Even by recent standards
Atlantic City Mayor Don Guardian
(including Superstorm Sandy in 2012), the past few months have to be among the roughest Atlantic City has ever faced.
Gaming revenues have dwindled to $2.8 billion, nearly half of what they were in 2006. In addition to Pennsylvania, Delaware, Maryland and Connecticut luring gamblers, two more states in the region -- Massachusetts and New York -- are close to awarding licenses for gaming resorts.
And last month, the owners of Atlantic City's Trump Plaza Hotel & Casino announced plans to shut down the 906-room property on Sept. 16. In January, the 804-room Atlantic Club was shuttered (developers plan to convert it to a nongaming resort/condo complex), and Caesars Entertainment will close the 1,300-room Showboat Atlantic City at the end of this month. A fourth property, the 1,800-room Revel Casino Hotel, filed for bankruptcy for the second time in June and warned employees they could be laid off this month if a buyer can't be found.
To survive and thrive in the future, city leaders are hoping Atlantic City can transition from a gaming-centric destination to one that draws visitors on the basis of its other strengths: entertainment, dining and shopping. Unlike gaming, these other areas -- which include The Walk, the city's shopping-outlet district -- have grown in the past two years and now account for nearly $1 billion in revenue for the city annually.
"Atlantic City's revitalization won't happen overnight, but as we continue to diversify our offerings, attract new investment, maximize our material assets, and identify new and innovative ways to promote our differentiating characteristics, Atlantic City will grow stronger and stand taller for having experienced its recent challenges," said Mayor Don Guardian during a recent teleconference.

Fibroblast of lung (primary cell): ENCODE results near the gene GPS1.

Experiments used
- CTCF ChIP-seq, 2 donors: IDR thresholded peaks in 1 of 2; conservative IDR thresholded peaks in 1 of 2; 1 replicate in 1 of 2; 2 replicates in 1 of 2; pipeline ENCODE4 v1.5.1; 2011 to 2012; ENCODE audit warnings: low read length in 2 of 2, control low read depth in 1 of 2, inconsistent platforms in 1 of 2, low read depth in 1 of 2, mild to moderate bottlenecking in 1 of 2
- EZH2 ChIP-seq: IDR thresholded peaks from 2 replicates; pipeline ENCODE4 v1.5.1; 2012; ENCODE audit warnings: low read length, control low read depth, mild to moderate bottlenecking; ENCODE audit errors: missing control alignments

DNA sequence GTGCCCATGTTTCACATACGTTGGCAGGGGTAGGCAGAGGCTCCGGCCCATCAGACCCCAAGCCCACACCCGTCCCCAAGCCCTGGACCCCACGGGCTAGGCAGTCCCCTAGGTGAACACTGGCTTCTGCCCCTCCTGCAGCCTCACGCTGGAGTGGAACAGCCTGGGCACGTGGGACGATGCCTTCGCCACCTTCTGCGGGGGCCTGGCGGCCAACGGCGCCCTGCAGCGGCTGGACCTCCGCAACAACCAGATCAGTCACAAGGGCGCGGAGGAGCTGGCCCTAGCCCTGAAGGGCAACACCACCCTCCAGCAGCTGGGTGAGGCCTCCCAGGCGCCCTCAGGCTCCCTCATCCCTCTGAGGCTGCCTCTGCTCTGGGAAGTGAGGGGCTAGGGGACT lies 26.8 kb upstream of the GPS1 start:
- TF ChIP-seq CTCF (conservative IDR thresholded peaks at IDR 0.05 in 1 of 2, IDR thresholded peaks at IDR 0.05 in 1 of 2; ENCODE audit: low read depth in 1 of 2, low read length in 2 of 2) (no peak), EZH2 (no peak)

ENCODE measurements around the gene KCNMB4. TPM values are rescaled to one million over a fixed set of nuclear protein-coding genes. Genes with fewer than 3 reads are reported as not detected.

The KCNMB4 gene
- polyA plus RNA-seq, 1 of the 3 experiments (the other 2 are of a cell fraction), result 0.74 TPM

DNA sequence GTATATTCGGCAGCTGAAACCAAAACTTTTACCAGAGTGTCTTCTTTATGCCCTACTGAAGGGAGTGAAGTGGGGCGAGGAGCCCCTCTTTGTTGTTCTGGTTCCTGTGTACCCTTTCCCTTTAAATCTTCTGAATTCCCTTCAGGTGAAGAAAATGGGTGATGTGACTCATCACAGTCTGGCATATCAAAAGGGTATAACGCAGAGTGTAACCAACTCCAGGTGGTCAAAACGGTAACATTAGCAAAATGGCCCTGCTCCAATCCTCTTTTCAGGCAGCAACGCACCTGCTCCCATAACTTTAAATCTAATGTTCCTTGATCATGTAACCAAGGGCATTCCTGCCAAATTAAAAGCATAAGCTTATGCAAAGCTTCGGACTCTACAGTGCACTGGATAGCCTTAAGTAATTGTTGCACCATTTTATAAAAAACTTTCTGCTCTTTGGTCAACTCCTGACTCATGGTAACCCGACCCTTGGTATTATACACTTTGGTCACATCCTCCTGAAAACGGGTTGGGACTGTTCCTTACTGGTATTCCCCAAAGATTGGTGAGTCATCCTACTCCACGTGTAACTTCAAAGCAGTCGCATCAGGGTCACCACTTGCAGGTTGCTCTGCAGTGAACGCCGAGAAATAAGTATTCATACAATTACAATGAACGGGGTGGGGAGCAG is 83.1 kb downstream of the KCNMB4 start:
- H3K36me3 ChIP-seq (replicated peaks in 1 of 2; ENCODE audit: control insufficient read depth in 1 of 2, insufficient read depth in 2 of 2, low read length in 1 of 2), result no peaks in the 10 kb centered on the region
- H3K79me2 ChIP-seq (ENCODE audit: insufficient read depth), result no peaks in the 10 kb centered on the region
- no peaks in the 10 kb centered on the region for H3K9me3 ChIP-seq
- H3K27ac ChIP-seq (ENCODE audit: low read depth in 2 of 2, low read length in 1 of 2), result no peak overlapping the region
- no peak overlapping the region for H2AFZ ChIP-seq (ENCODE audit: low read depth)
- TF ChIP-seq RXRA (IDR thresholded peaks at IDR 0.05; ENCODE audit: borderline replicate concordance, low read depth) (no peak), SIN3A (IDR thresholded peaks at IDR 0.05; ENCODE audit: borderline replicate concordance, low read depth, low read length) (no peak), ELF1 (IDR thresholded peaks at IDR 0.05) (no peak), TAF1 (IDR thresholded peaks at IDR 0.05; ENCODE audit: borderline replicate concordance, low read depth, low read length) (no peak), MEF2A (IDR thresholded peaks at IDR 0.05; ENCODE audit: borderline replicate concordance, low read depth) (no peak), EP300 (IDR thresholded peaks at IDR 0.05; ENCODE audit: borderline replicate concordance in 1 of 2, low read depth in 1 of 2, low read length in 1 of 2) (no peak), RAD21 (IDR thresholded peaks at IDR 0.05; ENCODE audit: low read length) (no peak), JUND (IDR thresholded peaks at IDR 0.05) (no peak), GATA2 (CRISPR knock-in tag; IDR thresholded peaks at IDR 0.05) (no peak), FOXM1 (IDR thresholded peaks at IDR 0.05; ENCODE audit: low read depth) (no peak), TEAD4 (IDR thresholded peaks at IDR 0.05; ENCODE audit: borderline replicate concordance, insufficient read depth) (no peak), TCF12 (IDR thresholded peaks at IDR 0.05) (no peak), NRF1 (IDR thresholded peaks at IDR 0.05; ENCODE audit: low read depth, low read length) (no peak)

The city has attracted more than $700 million in capital investment, with more than $290 million in process, to continue to grow the market's nongaming amenities, according to John Palmieri, executive director of the Casino Reinvestment Development Authority, which oversees tourism and development in Atlantic City. To this end, the city has inaugurated new events, such as the DO AC Sand Sculpting World Cup, designed to appeal to a wide range of visitors.
Leaders also are putting a renewed emphasis on meetings to boost the city's economy. The Casino Reinvestment Development Authority recently spun off its meeting and convention development into a new body, Meet AC, to handle sales and marketing efforts. The organization, which is spearheaded by CEO James Woods, has increased its staff and had its budget tripled from the days when it was the Atlantic City Convention & Visitors Authority.
Plus, the destination has boosted airlift: United has begun daily service from Chicago and Houston to Atlantic City International Airport. Previously, Spirit Airlines was the only large carrier to fly there.